The quadratus lumborum muscle is known for sharp pain in the lower back and aching hip pain. Contributes to pain in the buttocks, groin and abdominal areas.
The iliopsoas muscles can contribute to lower back, abdomen, groin, upper leg, and pelvic pain. Standing from a sitting position is painful and an indication of iliopsoas dysfunction.
The soleus muscle can cause and contribute to pain in the heel, ankle, and back of the knee. It can also cause pain in the low back on the same side of the affected leg. Dysfunction of the soleus muscle can also contribute to swelling in the foot and ankle. Occasionally a trigger point at the bottom and outside of the muscle can contribute to pain in the jaw and side of the head.
The adductor magnus muscle can cause groin, pelvic, and thigh pain. The pain ranges from dull annoying aches to sharp, stabbing pain.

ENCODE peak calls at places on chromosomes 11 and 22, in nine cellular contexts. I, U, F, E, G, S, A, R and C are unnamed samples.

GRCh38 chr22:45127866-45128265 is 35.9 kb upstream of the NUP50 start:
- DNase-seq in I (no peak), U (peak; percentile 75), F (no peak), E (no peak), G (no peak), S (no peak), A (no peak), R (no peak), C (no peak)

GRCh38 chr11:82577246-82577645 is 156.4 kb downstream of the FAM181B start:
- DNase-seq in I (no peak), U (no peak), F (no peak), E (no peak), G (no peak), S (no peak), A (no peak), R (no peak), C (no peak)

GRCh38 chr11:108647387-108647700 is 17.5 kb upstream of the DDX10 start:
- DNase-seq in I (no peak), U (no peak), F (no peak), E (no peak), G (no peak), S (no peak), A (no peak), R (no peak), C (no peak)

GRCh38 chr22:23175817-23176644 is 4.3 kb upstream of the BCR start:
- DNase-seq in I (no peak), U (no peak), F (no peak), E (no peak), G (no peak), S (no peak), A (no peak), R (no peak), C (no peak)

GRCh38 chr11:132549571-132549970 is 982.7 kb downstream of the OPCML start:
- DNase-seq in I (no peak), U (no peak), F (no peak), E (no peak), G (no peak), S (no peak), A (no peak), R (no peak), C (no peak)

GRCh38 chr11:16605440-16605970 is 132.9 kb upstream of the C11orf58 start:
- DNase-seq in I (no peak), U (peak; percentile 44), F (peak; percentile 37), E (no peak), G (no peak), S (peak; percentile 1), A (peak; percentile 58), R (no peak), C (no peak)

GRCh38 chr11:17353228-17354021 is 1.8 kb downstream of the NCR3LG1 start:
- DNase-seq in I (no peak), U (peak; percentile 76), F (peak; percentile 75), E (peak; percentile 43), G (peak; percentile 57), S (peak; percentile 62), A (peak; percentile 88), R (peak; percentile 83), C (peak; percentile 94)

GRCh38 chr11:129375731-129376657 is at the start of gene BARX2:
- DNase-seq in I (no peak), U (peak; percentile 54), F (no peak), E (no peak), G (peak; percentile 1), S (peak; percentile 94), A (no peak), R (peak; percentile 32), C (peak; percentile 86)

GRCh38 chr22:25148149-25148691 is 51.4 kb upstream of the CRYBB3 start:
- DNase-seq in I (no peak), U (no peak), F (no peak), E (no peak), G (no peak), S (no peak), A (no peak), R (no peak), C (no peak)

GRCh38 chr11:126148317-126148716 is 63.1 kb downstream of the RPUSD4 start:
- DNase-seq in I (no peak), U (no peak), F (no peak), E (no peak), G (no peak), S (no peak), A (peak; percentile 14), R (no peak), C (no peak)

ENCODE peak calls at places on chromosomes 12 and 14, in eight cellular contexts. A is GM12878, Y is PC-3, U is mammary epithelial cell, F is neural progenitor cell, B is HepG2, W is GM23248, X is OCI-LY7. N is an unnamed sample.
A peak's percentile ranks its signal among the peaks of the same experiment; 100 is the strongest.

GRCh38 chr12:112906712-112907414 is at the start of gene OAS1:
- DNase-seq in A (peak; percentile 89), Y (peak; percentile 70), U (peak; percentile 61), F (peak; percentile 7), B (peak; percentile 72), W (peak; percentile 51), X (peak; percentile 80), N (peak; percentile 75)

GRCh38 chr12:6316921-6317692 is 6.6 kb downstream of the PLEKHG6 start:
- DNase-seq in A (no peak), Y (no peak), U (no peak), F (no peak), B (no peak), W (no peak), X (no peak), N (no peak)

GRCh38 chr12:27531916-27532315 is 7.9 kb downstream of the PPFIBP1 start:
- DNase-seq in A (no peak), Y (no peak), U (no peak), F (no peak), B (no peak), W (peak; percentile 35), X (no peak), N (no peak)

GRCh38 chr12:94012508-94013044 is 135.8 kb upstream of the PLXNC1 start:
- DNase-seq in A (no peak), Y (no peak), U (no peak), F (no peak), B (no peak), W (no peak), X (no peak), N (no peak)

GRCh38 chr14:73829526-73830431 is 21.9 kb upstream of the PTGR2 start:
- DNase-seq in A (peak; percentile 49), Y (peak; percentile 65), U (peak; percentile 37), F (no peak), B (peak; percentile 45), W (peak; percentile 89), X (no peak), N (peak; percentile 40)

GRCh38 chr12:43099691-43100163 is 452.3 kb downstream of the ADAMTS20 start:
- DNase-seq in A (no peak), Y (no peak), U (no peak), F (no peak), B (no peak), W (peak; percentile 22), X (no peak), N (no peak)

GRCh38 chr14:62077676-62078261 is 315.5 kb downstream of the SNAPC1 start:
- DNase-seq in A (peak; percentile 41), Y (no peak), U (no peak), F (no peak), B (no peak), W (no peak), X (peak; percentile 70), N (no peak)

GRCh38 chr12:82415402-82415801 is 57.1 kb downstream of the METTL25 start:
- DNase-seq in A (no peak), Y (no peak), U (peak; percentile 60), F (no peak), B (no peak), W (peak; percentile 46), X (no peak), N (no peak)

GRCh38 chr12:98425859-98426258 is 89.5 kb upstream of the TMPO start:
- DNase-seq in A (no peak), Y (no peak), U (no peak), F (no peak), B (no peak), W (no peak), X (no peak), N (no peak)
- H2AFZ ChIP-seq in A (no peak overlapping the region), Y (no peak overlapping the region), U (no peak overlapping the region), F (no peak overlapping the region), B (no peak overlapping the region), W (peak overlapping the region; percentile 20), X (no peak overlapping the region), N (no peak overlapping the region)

The piriformis muscle contributes to pain in the low back, buttocks, hip, and hip joint, pelvic area, and pain down the back of the thigh.
The gluteus maximus is the large muscle of the buttock. It contributes to low back, hip joint, and tailbone area. The muscles can also cause a burning and tingling sensation.
The gluteus minimus muscle can contribute to pain in the buttocks, hip, thigh, calf and ankle. Glute minimus dysfunction makes it difficult to cross legs.
The longissimus thoracis muscle contributes to deep aching pain in the lower back, hip and buttocks. Rising from a sitting to a standing position can cause an extreme feeling of stiffness and a deep aching pain.